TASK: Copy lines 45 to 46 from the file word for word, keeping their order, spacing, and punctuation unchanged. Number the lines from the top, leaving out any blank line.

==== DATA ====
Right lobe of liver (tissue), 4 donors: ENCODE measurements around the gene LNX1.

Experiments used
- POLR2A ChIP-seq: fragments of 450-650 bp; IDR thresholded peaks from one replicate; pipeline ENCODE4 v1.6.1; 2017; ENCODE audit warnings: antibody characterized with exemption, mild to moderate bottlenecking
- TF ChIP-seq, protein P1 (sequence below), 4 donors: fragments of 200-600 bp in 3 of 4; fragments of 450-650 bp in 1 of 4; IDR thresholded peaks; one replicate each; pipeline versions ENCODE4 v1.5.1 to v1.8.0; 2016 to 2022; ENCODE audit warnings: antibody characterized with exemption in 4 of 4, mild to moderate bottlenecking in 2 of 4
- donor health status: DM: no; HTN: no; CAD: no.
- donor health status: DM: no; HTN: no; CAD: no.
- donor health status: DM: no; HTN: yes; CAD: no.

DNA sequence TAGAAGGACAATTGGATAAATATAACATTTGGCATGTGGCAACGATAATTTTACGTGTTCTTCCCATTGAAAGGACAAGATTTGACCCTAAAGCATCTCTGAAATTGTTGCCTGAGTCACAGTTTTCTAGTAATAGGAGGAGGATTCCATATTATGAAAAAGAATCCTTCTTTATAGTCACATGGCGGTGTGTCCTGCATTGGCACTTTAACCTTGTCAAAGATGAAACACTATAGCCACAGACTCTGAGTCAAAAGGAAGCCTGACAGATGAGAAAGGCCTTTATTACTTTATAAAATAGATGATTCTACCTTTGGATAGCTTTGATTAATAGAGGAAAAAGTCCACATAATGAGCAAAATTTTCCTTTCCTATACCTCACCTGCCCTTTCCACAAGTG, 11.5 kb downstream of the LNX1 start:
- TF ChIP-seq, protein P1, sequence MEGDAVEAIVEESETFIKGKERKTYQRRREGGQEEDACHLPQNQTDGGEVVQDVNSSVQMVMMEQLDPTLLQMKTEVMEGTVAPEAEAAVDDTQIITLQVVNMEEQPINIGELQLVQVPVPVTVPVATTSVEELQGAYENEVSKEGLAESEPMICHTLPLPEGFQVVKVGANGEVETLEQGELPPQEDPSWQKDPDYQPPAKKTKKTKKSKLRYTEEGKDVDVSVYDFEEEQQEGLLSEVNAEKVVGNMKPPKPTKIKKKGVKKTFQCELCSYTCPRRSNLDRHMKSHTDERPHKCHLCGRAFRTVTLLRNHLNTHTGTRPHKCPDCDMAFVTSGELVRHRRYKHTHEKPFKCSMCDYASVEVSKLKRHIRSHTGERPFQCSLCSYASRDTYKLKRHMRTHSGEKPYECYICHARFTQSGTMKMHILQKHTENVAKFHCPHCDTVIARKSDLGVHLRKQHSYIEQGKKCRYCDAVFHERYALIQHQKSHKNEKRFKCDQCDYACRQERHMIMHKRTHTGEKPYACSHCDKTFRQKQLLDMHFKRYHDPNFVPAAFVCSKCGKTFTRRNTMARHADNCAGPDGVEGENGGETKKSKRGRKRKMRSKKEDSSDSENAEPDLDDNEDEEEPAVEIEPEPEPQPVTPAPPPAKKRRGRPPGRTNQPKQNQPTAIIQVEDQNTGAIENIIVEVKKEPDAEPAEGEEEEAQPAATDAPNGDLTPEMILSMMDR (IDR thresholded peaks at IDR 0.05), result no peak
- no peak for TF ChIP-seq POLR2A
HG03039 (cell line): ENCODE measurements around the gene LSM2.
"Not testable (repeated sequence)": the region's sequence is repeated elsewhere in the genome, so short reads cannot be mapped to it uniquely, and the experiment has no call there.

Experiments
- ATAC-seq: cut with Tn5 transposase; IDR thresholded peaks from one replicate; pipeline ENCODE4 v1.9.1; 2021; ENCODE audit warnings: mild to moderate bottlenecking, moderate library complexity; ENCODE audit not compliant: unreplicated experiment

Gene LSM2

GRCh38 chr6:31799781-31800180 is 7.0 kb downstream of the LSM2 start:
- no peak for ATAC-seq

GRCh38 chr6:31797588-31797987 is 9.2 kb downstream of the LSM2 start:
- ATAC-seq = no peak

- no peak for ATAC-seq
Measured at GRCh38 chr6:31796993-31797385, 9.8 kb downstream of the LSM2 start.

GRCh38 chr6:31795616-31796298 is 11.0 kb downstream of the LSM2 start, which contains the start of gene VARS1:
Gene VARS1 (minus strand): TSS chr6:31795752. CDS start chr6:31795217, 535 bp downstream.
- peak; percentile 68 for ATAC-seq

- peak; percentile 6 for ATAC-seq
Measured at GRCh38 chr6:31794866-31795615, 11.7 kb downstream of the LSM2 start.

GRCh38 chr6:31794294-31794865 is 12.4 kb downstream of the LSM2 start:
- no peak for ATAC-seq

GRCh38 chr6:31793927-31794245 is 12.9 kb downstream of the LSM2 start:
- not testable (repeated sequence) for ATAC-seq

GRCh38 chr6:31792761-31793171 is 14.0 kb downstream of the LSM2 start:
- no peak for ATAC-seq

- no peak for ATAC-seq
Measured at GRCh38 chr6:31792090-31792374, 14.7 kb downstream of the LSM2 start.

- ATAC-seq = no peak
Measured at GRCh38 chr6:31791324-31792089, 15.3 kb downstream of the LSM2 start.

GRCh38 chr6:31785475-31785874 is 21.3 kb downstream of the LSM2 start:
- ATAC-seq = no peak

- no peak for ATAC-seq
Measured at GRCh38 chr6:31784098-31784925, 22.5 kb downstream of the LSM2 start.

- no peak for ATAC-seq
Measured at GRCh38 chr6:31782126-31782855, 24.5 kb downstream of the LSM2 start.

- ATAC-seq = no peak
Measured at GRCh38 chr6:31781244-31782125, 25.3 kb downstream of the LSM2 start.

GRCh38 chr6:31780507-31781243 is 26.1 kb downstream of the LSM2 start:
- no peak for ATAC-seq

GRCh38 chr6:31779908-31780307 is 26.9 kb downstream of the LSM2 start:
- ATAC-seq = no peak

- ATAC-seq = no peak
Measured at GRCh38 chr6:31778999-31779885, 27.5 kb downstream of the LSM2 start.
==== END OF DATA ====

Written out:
GRCh38 chr6:31780507-31781243 is 26.1 kb downstream of the LSM2 start:
- no peak for ATAC-seq